The Lowdown on High Tech Trends


In a sea of buzzwords such as RFID (radio-frequency identification tags), offshoring, and open-source initiatives, what's really driving information technology? And what's way overblown?

On Feb. 8, editors and writers of BusinessWeek sat down with George Colony, CEO of Forrester Research (FORR), a technology research and consulting firm, to talk about IT trends today and what he likes to call the "Ralph Revolution" in recognition of GM (GM) CIO Ralph Szygenda. Edited excerpts from the conversation follow.

Q: What do you see as the biggest growth area in technology right now?

A: A very big area is what we call the physical-to-digital connection. The difference between 1994 and 2004 is that in that 10-year period, a piece of wire was created from every company to every customer -- the World Wide Web. From 2004 to 2014, a piece of wire will be created from every company to every product they've ever made. I'm exaggerating here a little bit, but that's where we're going. Forrester predicts that we're going from 750 million devices connected to the Internet today to 14 billion by the end of this decade.

RFID is a small sideshow in that whole trend. But it's not as science fiction as you might think it is. Michelin is actually putting them in tires, so pressure, age, and tread wear can all be monitored.

Wal-Mart (WMT) is pushing ahead fast. And my car, actually, has two tags in it. I have a toll tag, and I also have OnStar. With OnStar, GM has tagged 10 million or 15 million vehicles. I don't think it's well-known, but when you have OnStar, GM knows every gauge in your car real-time. They know what CD you're playing, and they know what CD track you're playing. And, of course, your location and speed, how much gas is in your tank, et cetera. They aren't doing anything with it because they haven't figured out how to monetize it.

Q: What are you seeing now in corporate IT?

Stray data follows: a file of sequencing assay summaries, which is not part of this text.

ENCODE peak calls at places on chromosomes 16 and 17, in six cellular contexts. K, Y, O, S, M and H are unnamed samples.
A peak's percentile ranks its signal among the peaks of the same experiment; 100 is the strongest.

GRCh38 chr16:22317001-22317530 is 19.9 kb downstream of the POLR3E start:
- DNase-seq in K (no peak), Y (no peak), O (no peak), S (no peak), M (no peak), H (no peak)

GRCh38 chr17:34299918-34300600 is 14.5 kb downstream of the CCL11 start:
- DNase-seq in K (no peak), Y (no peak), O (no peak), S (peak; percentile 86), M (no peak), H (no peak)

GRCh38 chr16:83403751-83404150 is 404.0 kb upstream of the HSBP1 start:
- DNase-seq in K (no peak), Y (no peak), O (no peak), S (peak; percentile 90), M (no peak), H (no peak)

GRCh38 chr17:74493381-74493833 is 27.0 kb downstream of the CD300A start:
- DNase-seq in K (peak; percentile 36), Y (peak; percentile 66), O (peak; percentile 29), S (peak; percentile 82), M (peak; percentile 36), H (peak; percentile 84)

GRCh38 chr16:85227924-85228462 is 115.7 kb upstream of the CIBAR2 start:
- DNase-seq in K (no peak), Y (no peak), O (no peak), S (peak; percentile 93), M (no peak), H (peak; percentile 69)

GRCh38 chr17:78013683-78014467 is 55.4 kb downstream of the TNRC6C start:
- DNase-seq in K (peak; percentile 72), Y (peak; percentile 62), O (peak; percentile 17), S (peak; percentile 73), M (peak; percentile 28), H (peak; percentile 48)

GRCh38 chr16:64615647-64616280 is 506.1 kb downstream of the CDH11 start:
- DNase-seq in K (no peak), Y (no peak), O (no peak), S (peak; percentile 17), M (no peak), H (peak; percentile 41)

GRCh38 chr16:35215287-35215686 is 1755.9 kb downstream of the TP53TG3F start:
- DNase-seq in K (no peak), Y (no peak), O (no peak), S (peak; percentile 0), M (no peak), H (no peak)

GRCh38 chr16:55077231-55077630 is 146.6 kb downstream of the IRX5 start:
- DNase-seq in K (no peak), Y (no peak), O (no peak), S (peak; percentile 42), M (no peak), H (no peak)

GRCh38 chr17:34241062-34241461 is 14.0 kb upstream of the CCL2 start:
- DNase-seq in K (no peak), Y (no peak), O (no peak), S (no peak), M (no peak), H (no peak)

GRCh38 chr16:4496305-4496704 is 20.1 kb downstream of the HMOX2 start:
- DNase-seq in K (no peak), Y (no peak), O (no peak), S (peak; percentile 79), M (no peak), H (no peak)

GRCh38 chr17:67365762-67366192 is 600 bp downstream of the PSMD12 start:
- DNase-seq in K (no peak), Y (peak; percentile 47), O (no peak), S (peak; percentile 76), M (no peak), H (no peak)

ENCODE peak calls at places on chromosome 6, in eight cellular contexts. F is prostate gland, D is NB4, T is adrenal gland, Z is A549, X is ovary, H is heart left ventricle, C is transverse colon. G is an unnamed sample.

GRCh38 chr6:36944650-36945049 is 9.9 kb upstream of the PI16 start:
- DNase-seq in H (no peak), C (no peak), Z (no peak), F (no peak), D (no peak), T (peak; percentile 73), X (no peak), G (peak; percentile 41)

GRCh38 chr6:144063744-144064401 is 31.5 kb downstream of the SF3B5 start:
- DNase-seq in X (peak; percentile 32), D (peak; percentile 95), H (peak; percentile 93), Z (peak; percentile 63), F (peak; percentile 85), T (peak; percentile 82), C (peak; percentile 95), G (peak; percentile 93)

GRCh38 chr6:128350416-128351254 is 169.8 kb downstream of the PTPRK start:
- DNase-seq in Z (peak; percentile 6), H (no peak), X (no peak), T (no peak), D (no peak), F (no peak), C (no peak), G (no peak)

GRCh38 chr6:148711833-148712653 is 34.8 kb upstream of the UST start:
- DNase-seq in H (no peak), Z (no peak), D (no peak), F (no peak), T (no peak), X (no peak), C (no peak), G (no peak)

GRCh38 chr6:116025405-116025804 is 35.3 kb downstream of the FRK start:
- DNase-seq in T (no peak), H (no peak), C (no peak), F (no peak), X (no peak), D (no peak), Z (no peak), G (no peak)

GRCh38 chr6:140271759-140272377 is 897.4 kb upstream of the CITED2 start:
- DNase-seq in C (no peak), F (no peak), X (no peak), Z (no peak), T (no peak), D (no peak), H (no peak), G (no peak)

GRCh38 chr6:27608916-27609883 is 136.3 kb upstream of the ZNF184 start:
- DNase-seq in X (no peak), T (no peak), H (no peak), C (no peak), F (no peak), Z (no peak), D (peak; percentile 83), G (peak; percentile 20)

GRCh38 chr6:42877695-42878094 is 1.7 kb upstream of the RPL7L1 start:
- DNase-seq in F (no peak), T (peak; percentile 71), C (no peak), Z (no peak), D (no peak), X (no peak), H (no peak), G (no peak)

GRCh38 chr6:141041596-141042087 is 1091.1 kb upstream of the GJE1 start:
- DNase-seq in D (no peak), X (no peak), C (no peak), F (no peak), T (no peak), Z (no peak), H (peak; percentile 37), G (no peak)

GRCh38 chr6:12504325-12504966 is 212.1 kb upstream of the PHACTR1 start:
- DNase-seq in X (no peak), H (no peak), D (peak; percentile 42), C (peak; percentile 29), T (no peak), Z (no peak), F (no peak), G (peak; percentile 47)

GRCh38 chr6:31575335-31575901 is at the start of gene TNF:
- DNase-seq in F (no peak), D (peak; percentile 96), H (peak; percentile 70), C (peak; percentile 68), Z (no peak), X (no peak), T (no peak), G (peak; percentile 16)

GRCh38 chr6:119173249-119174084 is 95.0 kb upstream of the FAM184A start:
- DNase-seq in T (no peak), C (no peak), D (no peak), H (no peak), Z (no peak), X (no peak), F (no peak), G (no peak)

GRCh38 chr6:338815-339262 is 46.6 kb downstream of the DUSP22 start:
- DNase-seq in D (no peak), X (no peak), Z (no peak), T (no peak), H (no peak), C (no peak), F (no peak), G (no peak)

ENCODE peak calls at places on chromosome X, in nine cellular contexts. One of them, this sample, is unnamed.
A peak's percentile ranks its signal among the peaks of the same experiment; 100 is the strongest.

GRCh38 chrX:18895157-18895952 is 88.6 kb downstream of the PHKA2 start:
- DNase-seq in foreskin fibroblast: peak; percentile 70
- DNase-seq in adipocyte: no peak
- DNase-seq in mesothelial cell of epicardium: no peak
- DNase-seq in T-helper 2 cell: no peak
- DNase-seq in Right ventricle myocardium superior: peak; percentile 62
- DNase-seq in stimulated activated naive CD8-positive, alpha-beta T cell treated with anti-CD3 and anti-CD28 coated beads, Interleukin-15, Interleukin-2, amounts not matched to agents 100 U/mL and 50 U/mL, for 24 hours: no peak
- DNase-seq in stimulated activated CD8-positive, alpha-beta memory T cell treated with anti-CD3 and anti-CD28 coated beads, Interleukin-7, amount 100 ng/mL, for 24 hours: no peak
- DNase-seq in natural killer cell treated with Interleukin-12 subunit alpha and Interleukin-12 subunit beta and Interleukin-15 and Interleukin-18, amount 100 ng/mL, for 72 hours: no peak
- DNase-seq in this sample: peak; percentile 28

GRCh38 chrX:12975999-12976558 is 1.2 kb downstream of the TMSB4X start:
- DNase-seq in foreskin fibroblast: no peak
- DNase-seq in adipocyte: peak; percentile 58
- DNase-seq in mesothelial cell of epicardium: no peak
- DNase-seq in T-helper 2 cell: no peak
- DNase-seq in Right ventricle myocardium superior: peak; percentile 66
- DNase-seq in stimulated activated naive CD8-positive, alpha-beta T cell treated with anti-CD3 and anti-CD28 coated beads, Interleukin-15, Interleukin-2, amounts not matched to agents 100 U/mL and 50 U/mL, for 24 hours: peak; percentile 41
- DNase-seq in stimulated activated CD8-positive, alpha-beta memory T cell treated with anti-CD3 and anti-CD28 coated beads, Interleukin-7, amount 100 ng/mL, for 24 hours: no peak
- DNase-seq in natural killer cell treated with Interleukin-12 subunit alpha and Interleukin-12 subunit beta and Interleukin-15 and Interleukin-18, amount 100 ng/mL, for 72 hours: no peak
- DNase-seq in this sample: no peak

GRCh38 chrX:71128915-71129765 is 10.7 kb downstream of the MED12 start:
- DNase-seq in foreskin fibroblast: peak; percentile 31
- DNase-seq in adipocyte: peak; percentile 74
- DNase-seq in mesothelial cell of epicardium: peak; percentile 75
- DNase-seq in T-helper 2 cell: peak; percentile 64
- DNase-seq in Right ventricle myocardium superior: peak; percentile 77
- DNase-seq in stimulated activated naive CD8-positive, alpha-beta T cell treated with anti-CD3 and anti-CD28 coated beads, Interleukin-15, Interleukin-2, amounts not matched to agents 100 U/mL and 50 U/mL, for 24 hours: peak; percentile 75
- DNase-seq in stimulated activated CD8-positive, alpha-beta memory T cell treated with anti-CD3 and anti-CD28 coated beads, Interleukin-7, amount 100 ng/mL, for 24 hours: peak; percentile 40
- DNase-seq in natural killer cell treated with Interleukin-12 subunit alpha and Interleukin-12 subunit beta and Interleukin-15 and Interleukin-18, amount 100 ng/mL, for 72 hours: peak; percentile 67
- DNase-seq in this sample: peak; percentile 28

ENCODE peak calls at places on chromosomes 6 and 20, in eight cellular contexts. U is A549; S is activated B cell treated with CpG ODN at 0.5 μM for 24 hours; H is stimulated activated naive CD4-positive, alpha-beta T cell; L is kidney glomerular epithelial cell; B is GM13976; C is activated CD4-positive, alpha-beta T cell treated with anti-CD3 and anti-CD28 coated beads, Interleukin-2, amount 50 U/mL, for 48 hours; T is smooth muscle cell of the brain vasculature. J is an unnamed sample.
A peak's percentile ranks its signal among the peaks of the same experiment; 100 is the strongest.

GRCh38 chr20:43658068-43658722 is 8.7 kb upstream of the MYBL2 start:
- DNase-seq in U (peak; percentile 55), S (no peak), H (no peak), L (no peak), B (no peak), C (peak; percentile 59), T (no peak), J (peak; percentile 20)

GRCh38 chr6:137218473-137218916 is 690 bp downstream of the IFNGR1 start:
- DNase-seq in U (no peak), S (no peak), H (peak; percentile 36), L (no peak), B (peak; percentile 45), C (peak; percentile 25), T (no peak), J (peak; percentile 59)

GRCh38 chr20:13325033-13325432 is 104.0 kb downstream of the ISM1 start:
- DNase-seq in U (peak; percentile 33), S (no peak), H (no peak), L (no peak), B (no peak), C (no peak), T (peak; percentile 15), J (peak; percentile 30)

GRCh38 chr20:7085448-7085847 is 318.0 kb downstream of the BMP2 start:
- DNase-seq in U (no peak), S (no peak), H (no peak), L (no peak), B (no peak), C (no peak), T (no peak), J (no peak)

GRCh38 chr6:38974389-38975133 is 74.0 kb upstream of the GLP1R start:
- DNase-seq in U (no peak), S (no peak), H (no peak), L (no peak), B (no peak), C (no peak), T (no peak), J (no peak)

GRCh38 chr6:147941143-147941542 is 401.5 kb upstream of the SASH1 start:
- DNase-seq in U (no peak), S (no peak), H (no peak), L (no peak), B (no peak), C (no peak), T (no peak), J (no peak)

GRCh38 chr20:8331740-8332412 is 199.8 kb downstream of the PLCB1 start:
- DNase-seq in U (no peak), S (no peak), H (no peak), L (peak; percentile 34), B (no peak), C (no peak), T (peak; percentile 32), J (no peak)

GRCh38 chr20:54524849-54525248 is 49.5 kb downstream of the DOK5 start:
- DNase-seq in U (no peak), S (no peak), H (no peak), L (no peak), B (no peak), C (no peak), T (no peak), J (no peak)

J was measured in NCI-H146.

A: One thing is what we call "organic IT." It's the idea of cutting costs in the back end, using cheap back-end systems and servers, and then pushing the funds over onto the front end. Because a lot of companies haven't touched their Web site in three years -- it's just horrendous.

I was at J.P. Morgan Chase (JPM) this morning, and they're cutting the back end like crazy, replacing all those old proprietary systems with open source. This is a highly deflationary trend for Sun Microsystems (SUNW) and HP (HPQ). Why is HP having so much trouble in the server business? A lot of it's this organic IT.

Q: What about the trend of cutting IT costs by offshoring?

A: We spend a lot of time in India these days, and as it turns out, we think it's actually quite hard to do offshore right, to do it well. We've found it takes about 24 months from the point of decision for most companies to actually execute on offshore. So you can't just arrive in Mumbai and be up and running in two months. And we expect 50% of American companies will never do it.

Q: Fifty percent?

A: Fifty percent. That's for security reasons, for regulatory reasons. Fifty percent will never do it.

Q: Who's a pioneer in IT right now?

A: What Ralph Szygenda has done at General Motors is he has said: Forget the technology, there are only business processes at GM. We finance cars, we do R&D, we manufacture cars, we ship cars, we retail cars. Those are all the processes of GM. So he's not a typical CIO -- he's organized his IT in process and not in technology.

We actually observe this in a lot of smart companies. There are several advantages. One is that everyone in IT knows what the critical processes are of the company because they're doing that. And the CEO and the CIO speak the same language. Finally, it doesn't allow [Cisco (CSCO) CEO] John Chambers to run into your office yelling "voice over IP! RFID!" and sell you on some crazy technology you don't need. Because the question is, "How does it help me build cars, finance cars, deliver cars?"

We call that the "Process Revolution." Actually, I call it the "Ralph Revolution."


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